News Release 

Drops in income may not only hurt the wallet, they may harm the brain

Unsteady income in young adulthood linked to thinking problems in middle age

Columbia University's Mailman School of Public Health

October 7, 2019 --Young adults who experience annual income drops of 25 percent or more may be more at risk of having thinking problems and reduced brain health in middle age, according to a study published online in Neurology®, the medical journal of the American Academy of Neurology.

"Income volatility is at a record level since the early 1980s and there is growing evidence that it may have pervasive effects on health," said study senior author Adina Zeki Al Hazzouri, PhD, assistant professor of epidemiology at Columbia Mailman School of Public Health. "Our study followed participants in the United States over 30 years, including the recession time in the late 2000s when many people experienced financial instability. Our results provide evidence that higher income volatility during peak earning years are associated with worse brain aging in middle age."

The study involved 3,287 people who were 23 to 35 years old at the start of the study and were enrolled in the Coronary Artery Risk Development in Young Adults (CARDIA) study, which includes a racially diverse population. Participants reported their annual pre-tax household income every three to five years for 20 years, from 1990 to 2010.

Researchers examined how often income dropped as well as the percentage of change in income between 1990 and 2010 for each participant. Based on the number of income drops, participants fell into three groups: 1,780 people who did not have an income drop; 1,108 who had one drop of 25 percent or more from the previous reported income; and 399 people who had two or more such drops.

Participants were given thinking and memory tests that measured how well they completed tasks and how much time it took to complete them. For one test, participants used a key that paired numbers 1 to 9 with symbols. They were then given a list of numbers and had to write down the corresponding symbols.

Researchers found that people with two or more income drops had worse performances in completing tasks than people with no income drops. On average, they scored worse by 3.74 points or 2.8 percent.

"For reference, this poor performance is greater than what is normally seen due to one year in aging, which is equivalent to scoring worse by only 0.71 points on average or 0.53 percent," said first author Leslie Grasset, PhD, of the Inserm Research Center in Bordeaux, France.

Participants with more income drops also scored worse on how much time it took to complete some tasks.

The results were the same after researchers adjusted for other factors that could affect thinking skills, such as high blood pressure, education level, physical activity and smoking.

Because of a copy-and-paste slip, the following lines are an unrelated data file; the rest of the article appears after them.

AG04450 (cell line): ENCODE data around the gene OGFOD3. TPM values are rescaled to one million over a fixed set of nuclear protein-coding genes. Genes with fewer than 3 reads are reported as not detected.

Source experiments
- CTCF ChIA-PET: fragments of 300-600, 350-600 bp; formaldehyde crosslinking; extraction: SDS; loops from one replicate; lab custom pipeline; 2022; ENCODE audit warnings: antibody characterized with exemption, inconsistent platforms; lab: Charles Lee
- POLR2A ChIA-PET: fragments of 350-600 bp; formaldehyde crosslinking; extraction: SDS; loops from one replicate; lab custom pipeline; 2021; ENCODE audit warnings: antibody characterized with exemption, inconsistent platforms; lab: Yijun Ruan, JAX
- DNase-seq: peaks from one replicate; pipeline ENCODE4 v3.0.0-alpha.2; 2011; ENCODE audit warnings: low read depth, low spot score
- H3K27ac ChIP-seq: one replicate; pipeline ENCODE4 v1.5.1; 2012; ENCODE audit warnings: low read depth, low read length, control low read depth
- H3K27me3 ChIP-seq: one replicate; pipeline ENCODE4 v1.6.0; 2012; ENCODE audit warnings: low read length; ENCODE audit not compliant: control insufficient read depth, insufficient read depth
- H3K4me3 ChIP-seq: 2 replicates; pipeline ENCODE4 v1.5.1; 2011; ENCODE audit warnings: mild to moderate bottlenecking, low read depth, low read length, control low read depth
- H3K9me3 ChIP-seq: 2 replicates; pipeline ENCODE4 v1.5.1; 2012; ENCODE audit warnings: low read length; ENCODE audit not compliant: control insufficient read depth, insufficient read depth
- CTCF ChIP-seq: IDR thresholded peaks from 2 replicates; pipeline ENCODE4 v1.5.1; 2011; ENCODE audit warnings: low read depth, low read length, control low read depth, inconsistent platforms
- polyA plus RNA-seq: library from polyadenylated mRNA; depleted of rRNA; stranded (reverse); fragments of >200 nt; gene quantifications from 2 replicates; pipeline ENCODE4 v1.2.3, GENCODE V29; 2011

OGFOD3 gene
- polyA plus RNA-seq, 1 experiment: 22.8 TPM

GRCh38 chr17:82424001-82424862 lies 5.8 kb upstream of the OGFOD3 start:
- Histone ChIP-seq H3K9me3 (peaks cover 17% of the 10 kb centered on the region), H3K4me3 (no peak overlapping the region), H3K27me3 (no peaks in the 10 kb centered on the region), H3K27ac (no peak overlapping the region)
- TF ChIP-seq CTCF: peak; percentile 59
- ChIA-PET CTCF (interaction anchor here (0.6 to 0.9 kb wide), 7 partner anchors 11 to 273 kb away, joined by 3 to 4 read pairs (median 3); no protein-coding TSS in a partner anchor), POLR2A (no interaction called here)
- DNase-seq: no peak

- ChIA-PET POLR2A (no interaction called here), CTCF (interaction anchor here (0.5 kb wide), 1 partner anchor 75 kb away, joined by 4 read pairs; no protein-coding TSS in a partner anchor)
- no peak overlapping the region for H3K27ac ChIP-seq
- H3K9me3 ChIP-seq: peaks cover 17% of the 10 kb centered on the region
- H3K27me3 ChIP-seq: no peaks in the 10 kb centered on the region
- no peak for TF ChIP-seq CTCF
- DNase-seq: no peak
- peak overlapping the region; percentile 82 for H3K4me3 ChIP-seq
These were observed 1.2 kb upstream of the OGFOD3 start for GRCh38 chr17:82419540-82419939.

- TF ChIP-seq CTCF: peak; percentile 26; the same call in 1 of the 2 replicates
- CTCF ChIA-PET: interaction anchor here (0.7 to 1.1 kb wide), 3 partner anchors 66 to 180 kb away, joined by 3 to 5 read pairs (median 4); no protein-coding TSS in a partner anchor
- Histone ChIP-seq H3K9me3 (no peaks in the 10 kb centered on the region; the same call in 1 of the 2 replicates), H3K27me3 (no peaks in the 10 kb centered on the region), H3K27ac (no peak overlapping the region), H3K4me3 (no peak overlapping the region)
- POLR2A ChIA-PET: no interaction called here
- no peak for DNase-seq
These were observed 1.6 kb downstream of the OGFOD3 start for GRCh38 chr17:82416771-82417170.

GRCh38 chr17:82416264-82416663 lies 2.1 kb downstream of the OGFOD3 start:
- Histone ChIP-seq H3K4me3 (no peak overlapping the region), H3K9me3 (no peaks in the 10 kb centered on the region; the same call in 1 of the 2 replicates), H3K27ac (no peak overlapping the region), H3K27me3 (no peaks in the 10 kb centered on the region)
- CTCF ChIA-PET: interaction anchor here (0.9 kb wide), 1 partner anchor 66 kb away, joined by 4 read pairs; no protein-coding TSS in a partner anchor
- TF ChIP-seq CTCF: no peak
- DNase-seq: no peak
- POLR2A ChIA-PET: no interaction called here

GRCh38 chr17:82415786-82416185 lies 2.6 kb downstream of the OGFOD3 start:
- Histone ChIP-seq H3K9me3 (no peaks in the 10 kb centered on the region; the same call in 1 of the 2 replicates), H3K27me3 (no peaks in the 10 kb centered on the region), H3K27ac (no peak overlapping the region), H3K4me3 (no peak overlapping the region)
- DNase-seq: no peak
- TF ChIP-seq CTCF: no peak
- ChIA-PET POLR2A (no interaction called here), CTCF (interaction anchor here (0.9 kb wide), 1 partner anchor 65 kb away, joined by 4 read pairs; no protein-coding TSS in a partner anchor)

There was no difference between the groups on tests that measured verbal memory.

Of the study group, 707 participants also had brain scans with magnetic resonance imaging (MRI) at the beginning of the study and 20 years later to measure their total brain volume as well as the volumes of various areas of the brain.

Researchers found when compared to people with no income drops, people with two or more income drops had smaller total brain volume. People with one or more income drops also had reduced connectivity in the brain, meaning there were fewer connections between different areas of the brain.

According to the researchers, there may be several explanations as to why an unstable income may have an influence on brain health, including that people with a lower or unstable income may have reduced access to high quality health care which may result in worse management of diseases like diabetes, or management of unhealthy behaviors such as smoking and drinking. While the study does not prove that drops in income cause reduced brain health, it does reinforce the need for additional studies examining the role that social and financial factors play in brain aging.

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The study was funded by the National Institutes of Health, the National Institute on Aging and the National Heart, Lung, and Blood Institute.

Columbia University Mailman School of Public Health

Founded in 1922, the Columbia University Mailman School of Public Health pursues an agenda of research, education, and service to address the critical and complex public health issues affecting New Yorkers, the nation and the world. The Columbia Mailman School is the seventh largest recipient of NIH grants among schools of public health. Its nearly 300 multi-disciplinary faculty members work in more than 100 countries around the world, addressing such issues as preventing infectious and chronic diseases, environmental health, maternal and child health, health policy, climate change and health, and public health preparedness. It is a leader in public health education with more than 1,300 graduate students from 55 nations pursuing a variety of master's and doctoral degree programs. The Columbia Mailman School is also home to numerous world-renowned research centers, including ICAP and the Center for Infection and Immunity. For more information, please visit http://www.mailman.columbia.edu.

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